Palm Beach, United States - President Donald Trump predicted a "very great" relationship with China's Xi Jinping as the pair met for the first time at his Florida resort of Mar-a-Lago Thursday, when cordiality replaced tough anti-China rhetoric.
Trump, in his signature red tie, warmly welcomed his Chinese counterpart Xi, decked out in contrasting blue, to what the US leader likes to call the "Winter White House" for a superpower summit in the sun.
Inside the luxurious resort Trump waxed lyrical that it was a "great honour" to host the Chinese leader, breaking the ice with a joke about his own dealmaking prowess.
"We had a long discussion already. So far, I have gotten nothing. Absolutely nothing," he said to laughs from the delegation.
"But I can see that, I think long-term, we are going to have a very, very great relationship and I look very much forward to it." This is the first time the two leaders meet, after a US election that featured frequent barbs at China's "rape" of the US economy.
During that campaign Trump had ridiculed his predecessor's decision to offer Xi a coveted state dinner, saying that - if elected - he would serve the 63-year-old a Big Mac.
But inside Mar-a-Lago's ornate dining room - with gold-trimmed chairs, fine cut glass and polished silverware - it was Dover sole with champagne sauce and New York strip steak with whipped potatoes rather than McDonald's on the menu.
I'm reminded that Trump promised that he would not host a state dinner for China -- just a "double size Big Mac." Awaiting word on menu. https://t.co/vxS5GROiH9— Gregory Korte (@gregorykorte) April 6, 2017
The open agenda and the personal setting for the 24-hour summit are designed to allow the leaders to freewheel and build a rapport, in what is the world's most important relationship.
Amid concerns about security and public perceptions, Xi and his wife are not staying at Mar-a-Lago, but at a resort and spa a short drive down the palm-fringed coast that is, for now, watched by snipers, tactical units and a coastguard cutter.
The two leaders were joined Thursday evening by US first lady and former model Melania Trump and Peng Liyuan - a celebrated folk singer who Trump hailed as a "great, great celebrity." Talks will continue up to a working lunch on Friday, and are likely to turn to more serious issues.
The summit has been somewhat overshadowed by renewed missile tests in North Korea and possible US military action in response to an apparent chemical attack in Syria.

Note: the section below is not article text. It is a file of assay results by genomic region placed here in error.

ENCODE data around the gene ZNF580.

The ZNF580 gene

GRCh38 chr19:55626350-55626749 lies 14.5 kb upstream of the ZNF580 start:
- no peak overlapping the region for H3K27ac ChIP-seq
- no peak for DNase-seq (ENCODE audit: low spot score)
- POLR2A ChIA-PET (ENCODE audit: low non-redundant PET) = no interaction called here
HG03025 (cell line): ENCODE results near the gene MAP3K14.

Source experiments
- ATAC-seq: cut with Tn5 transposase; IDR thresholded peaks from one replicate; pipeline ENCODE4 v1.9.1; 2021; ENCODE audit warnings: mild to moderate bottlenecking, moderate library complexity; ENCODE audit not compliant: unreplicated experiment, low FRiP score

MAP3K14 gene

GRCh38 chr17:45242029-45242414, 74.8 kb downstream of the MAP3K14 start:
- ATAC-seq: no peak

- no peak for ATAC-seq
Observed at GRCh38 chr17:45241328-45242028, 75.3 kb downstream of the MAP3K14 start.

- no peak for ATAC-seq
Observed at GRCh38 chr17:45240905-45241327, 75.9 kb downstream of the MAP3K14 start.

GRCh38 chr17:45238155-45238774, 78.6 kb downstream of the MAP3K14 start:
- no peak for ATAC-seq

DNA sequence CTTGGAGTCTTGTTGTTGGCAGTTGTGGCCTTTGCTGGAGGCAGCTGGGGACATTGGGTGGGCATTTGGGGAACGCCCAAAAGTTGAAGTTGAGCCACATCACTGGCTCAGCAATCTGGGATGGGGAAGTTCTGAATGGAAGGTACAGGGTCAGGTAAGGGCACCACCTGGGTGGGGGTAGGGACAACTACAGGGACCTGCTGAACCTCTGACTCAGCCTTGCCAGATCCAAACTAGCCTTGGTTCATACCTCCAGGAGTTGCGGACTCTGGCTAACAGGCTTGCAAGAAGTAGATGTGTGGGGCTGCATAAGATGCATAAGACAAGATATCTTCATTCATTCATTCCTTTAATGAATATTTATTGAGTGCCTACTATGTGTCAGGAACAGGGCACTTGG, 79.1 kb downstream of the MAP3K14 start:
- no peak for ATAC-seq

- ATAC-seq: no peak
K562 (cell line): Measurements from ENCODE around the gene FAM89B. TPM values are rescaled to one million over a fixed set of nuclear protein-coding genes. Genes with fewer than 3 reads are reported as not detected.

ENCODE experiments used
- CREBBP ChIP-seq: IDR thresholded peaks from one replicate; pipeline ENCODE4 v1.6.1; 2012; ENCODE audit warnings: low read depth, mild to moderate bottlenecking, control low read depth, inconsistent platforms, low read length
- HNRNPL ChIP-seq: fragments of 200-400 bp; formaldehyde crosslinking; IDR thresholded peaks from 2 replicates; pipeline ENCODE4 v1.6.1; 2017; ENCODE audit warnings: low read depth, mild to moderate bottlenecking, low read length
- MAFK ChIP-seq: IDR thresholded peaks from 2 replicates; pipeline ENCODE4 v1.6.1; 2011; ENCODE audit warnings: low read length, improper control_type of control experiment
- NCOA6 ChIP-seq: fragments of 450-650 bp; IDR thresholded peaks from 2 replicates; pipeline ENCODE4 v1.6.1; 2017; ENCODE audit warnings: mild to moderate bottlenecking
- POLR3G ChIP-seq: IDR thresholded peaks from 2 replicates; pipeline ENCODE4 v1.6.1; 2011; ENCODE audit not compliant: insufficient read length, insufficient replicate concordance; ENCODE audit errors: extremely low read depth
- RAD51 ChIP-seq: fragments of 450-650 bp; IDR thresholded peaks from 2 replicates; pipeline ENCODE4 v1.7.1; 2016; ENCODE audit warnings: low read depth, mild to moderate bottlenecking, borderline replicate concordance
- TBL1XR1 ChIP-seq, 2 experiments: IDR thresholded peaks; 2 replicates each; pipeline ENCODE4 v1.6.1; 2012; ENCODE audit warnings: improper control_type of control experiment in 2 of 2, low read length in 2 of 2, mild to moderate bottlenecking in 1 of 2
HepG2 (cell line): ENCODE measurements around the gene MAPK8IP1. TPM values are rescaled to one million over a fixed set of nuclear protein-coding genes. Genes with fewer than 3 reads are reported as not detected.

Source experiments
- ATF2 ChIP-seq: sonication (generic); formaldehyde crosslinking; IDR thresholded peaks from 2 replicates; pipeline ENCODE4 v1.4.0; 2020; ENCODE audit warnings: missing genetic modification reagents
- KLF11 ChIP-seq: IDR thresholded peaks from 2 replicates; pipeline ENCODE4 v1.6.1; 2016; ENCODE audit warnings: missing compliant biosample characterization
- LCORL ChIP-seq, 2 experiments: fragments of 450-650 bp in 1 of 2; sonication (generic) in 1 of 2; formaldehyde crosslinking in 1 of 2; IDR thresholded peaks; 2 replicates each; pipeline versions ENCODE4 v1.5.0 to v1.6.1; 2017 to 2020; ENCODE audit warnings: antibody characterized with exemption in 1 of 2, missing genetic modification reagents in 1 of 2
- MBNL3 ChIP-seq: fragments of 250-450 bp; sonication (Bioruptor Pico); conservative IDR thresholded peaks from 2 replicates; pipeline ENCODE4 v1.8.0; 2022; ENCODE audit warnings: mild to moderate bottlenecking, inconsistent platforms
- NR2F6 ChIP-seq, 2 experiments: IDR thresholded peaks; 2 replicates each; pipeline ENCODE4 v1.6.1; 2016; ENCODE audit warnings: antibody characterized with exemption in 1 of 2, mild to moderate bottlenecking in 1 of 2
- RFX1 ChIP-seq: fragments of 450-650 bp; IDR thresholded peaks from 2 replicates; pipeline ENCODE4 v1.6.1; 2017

The UN Security Council - where both China and the United States hold a veto - is holding crisis talks to discuss a response to Bashar al-Assad's Syrian regime.
- Peace offerings -
Xi had arrived to the meeting with a gift basket of "tweetable deliverables," sources say, peace offerings on Trump's signature issues - trade and jobs - that he hopes will smooth over a relationship that began on shaky ground following disagreements over Taiwan.
Top of the list, according to a source briefed on Xi's plans, will be a package of Chinese investments aimed at creating more than 700,000 American jobs - the number pledged to Trump by China's regional rival Japan, during Prime Minister Shinzo Abe's February Mar-a-Lago visit.
There may also be offers to further open China's auto and agricultural markets, insiders say, and even some concessions on Chinese banks' transactions with North Korea, a vital financial lifeline for the country.
In return, Xi hopes to get assurances from Trump on punitive tariffs and that an American arms sale to Taiwan will be delayed, at least until after a major Communist Party meeting later this year.
Trump's position on democratically-ruled Taiwan, which China considers a breakaway province, has been a major irritant since the billionaire politician accepted a protocol-breaking phone call from the Taiwanese president after his election victory.
- All politics is local -
The summit stakes, both domestic and international, are high.
Disagreements over approaches to North Korea or bilateral trade could, if mishandled, destabilize North East Asia or tank the global economy.
On the domestic political front, Xi is heading into a critical year. Ahead of a party congress that could cement his grip on power for years to come, he needs to show that he can deal with the US leader as an equal.
He "cannot afford to lose face while China aspires to be the new centre of gravity for the world order," China political analyst Willy Lam told AFP.
Meanwhile, Trump - who is reeling from legislative defeats, low approval ratings and unrelenting scandals - desperately needs a win.
On the US side, however, North Korea will likely top the agenda following Wednesday's provocative missile launch.
The Trump White House worries Pyongyang is just months away from marrying nuclear and long-range missile technology and putting the west coast of the United States within striking distance.
While Beijing has condemned the missile tests, it has hesitated to take dramatic action against Pyongyang, fearing that the country's collapse would generate a flood of refugees across its borders and leave the US military on its doorstep.